The Golden State Warriors, without Stephen Curry, stifled the Portland Trail Blazers guards in a Game 1 conference semifinals victory.
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OAKLAND, Calif. — The threes still pour down, the ball still moves crisply, the home crowd still gasps in delight, and the blowout wins still accumulate one after another. Not much has changed for the Warriors without an injured Stephen Curry, except for who gets the attention and the credit.
Golden State smoked Portland 118–106 in Game 1 of the Western Conference semifinals on Sunday, jumping out to an 18–4 lead and spending the final 42 minutes in various degrees of garbage time. With Curry cheering from the bench due to an MCL sprain, Draymond Green and Klay Thompson carried Golden State to the resounding victory. Green posted a triple double and Thompson had 37 points.
This series features teams with quality offenses built around potent backcourt and four-out lineups. That’s just about the extent of the similarities between the Warriors and Blazers, who entered the second round as the most lopsided matchup on paper. Indeed, Game 1 was decided by three key differences: Golden State has length for days on the perimeter, Golden State can protect the paint no matter how small its lineups get and Golden State is familiar with and comfortable within the intensity of later-round playoff basketball.
“When Steph’s out there, we can go toe-to-toe with anybody on offense and probably have the advantage,” Green said. “But when he’s not out there, you’ve got to get it done on the defensive end.”
Through three quarters, Blazers guards Damian Lillard and C.J. McCollum combined to shoot just 5 of 27 from the field and 1 of 6 from deep as the Warriors blanketed their every movement. When Portland’s guards ran pick-and-rolls, Golden State crowded them, forcing passes. When Portland’s guards stepped back into jumpers, Golden State closely contested without fouling. When Portland’s guards worked to get open off the ball, Golden State rarely lost containment.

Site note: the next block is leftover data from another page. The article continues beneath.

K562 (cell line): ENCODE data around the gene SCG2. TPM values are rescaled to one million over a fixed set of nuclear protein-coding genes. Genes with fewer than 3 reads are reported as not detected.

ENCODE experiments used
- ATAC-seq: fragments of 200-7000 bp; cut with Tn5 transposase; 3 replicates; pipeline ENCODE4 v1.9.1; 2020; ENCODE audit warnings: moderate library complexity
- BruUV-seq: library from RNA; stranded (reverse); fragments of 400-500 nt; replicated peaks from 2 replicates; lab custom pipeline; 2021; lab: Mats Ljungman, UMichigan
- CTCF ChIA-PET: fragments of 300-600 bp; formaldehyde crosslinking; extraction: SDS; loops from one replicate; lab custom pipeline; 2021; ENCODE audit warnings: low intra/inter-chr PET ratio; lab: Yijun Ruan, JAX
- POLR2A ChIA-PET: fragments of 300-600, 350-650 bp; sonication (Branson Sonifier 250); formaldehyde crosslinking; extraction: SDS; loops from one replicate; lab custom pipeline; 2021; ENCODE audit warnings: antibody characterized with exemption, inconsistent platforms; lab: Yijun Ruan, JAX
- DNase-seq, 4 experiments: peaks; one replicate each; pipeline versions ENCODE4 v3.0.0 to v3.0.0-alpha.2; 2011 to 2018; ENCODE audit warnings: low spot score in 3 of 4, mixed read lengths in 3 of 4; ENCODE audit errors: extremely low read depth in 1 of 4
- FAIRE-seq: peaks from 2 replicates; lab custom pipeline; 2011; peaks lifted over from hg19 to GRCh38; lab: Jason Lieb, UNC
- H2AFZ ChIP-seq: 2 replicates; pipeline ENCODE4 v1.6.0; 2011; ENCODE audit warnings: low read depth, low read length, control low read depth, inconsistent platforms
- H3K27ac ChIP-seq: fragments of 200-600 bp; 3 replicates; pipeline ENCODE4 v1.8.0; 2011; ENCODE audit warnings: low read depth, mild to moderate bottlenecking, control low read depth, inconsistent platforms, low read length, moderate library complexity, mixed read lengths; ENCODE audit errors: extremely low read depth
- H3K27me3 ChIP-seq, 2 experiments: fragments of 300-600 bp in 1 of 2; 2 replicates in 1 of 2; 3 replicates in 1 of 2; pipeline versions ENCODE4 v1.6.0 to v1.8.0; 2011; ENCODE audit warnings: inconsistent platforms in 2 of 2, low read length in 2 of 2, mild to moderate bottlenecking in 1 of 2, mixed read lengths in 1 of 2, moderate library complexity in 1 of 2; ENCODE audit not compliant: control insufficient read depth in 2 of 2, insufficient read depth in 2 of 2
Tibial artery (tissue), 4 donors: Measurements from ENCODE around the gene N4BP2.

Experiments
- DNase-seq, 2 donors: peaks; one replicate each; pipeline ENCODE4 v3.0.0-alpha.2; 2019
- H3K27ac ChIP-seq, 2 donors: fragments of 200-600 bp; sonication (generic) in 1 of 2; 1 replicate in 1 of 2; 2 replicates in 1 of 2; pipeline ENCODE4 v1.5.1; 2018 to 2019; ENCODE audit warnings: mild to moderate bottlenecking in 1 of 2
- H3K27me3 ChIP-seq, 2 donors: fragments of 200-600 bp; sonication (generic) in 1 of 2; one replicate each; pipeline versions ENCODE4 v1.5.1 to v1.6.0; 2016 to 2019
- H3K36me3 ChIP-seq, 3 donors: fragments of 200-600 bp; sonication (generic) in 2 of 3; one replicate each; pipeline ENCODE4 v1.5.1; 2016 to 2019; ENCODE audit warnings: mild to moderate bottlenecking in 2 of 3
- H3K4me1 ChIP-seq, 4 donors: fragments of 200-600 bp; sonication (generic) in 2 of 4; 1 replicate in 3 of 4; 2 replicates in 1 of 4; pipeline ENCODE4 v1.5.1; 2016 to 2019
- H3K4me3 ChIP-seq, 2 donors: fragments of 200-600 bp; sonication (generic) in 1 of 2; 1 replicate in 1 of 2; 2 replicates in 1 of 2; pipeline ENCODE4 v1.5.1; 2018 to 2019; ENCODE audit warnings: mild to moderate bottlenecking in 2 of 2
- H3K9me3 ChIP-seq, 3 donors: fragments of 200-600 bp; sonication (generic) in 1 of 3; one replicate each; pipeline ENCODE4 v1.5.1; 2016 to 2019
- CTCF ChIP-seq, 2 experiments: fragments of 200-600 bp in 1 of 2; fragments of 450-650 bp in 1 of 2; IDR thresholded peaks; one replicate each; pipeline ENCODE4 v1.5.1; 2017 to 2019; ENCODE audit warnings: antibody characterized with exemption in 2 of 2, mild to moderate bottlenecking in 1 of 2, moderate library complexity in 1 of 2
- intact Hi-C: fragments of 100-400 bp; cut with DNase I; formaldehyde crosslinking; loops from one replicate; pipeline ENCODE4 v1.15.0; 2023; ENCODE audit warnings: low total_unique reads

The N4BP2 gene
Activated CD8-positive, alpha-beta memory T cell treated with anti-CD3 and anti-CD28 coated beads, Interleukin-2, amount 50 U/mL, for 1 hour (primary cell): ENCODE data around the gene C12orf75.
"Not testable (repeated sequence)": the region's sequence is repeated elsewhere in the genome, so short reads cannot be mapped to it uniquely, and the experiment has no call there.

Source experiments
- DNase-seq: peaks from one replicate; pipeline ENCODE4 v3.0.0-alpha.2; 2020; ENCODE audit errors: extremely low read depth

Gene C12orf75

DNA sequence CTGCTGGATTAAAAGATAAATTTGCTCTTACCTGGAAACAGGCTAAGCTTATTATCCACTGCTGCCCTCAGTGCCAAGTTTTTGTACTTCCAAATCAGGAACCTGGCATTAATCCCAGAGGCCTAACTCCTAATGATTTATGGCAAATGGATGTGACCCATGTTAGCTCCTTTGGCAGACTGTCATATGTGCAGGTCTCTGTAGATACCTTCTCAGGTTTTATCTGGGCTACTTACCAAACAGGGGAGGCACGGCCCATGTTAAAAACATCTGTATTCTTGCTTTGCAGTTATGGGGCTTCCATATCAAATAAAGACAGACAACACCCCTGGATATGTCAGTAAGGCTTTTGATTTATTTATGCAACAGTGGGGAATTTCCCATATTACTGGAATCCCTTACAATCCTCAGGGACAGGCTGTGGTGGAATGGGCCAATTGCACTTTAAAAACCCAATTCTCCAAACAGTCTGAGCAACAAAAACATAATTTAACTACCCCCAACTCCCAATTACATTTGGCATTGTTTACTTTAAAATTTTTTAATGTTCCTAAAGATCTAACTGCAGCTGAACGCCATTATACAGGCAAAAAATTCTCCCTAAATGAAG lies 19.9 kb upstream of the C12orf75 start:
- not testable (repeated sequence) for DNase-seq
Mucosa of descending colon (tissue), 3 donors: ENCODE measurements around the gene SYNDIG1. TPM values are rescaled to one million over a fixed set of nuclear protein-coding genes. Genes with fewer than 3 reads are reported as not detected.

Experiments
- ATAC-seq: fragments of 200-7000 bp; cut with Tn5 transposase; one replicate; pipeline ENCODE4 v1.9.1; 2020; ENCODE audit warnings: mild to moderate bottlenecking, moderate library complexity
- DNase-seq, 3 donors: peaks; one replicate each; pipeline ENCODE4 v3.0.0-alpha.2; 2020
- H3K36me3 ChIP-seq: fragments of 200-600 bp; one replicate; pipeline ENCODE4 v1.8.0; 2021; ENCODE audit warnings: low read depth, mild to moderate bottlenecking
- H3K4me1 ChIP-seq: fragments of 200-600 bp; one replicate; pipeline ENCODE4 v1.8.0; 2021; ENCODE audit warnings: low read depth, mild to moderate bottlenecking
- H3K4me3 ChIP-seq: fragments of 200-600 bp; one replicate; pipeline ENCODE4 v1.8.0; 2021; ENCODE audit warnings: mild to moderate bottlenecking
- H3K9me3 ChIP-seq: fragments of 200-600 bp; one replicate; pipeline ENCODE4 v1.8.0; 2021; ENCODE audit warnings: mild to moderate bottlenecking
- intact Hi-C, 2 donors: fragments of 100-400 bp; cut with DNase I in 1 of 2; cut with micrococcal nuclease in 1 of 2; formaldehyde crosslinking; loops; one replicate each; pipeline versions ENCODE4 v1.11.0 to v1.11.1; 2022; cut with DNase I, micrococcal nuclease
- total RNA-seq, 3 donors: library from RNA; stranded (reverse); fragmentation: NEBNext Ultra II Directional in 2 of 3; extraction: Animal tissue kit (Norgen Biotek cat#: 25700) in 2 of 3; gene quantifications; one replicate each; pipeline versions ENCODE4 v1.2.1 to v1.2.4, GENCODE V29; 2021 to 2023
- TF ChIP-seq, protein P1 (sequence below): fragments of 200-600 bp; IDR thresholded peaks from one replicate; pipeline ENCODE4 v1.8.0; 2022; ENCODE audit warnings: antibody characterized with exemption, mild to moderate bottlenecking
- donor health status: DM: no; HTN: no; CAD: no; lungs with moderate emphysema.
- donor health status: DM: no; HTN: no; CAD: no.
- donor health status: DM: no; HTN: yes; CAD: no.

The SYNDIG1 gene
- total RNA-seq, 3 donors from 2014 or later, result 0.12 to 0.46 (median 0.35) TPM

“Not many guys who could chase Damian Lillard around for 37 minutes and score 37 points too,” Warriors coach Steve Kerr said. “Klay is a tremendous two-way player.”
And when Portland’s guards attacked the paint, Green and Andrew Bogut were there waiting. Midway through the second quarter, Lillard barreled toward the paint, charging hard to the front of the rim for a finger roll. The shot never had a chance, no with Green racing across the key from the weak side to erase it.
“It sets the tempo for the game,” said Green, after posting 23 points, 13 rebounds and 11 assists. “You’re not going to come here and get layups.”
Lillard, who was battling a chest cold, finished with 30 points (on 8-for-26 shooting) thanks to a face-saving fourth-quarter flurry, but his inability to truly shake loose from Thompson put Portland in a deep hole early. Ditto McCollum, who scored 12 points (on 5-for-17 shooting) and never found the range from deep. Together, the two guards shot just 5 for 15 in the basket area and 7 for 23 in the paint.
The 6' 3" Lillard and the 6' 4" McCollum are giving up multiple inches to their Golden State counterparts, a disadvantage made worse by the unreliable nature of Portland’s release valves. When Al-Farouq Aminu and Moe Harkless are struggling to space the court, as they were in Game 1, the Blazers’ undersized backcourt duo is left to drown in wingspan.
“One of the strengths of our team is our length on the wings with [Andre Iguodala], Klay and Shaun Livingston,” Kerr said. “I thought our guys did a good job of making everything difficult. There’s no guarantee that will work again.”
The Warriors’ defensive successes continued from there thanks to their frontcourt advantage. Mason Plumlee, fresh off a huge series against the Clippers, was totally overwhelmed, held to just one point on seven shot attempts. Ed Davis, a second-chance point maestro, fouled out in just 18 minutes. The defending champs were plus-15 on the glass overall and their starting frontline outrebounded Portland’s by a whopping 37–17 margin.
“People don’t realize how good our frontcourt is,” Thompson said. “They’re the best defensive frontcourt in the league.”
Sensing the Warriors’ developing advantage, Blazers coach Terry Stotts sought to open the court for his offense by downsizing to a center-less lineup. The result? Green held down the paint on both ends and Golden State’s passing exploited the look for numerous easy layups. It was a “damned if you do, damned if you don’t” type of night for the Blazers, and it might not be the last of those.
While Curry told the ABC broadcast that he thought his chances of returning for Game 3 were pretty good, the Warriors continued to play like they are a team gunning for a championship, not a team biding its time.
Their hot start, powered by Thompson’s four first-quarter threes, set a foreboding tone for what might prove to be a quick series.
“They’re an elite team either way [with or without Curry], and they showed that tonight,” Lillard said.